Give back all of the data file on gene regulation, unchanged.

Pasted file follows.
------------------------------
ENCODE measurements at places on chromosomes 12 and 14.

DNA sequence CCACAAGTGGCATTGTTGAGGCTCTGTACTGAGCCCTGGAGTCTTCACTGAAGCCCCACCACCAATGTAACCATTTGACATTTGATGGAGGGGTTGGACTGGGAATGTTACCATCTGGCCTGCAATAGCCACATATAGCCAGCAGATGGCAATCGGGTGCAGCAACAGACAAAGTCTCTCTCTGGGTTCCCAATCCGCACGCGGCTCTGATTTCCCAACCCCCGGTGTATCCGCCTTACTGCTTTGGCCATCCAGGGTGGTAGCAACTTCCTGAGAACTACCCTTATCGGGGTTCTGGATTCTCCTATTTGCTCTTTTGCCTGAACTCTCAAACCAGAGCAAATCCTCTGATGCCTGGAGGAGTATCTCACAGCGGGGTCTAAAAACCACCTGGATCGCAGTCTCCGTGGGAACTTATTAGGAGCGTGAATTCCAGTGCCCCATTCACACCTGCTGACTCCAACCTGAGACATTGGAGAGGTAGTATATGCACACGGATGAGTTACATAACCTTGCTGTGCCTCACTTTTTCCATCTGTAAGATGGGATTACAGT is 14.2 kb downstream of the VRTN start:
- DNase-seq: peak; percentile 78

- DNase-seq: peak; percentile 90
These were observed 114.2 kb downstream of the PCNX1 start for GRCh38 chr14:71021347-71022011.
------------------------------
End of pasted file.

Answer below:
ENCODE measurements at places on chromosomes 12 and 14.

DNA sequence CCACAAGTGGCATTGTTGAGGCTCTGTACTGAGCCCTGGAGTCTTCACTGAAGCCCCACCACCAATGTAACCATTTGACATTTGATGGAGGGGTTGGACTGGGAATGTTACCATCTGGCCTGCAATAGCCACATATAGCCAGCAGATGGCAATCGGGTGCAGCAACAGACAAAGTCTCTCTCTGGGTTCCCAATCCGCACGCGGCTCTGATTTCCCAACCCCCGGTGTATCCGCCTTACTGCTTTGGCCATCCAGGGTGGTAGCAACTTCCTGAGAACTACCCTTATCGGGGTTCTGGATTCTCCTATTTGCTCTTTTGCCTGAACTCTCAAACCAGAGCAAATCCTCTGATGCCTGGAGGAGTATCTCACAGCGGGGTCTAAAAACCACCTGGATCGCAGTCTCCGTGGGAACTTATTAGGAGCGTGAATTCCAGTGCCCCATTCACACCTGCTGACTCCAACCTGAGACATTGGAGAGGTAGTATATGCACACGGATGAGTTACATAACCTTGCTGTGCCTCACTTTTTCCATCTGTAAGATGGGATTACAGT is 14.2 kb downstream of the VRTN start:
- DNase-seq: peak; percentile 78

- DNase-seq: peak; percentile 90
These were observed 114.2 kb downstream of the PCNX1 start for GRCh38 chr14:71021347-71022011.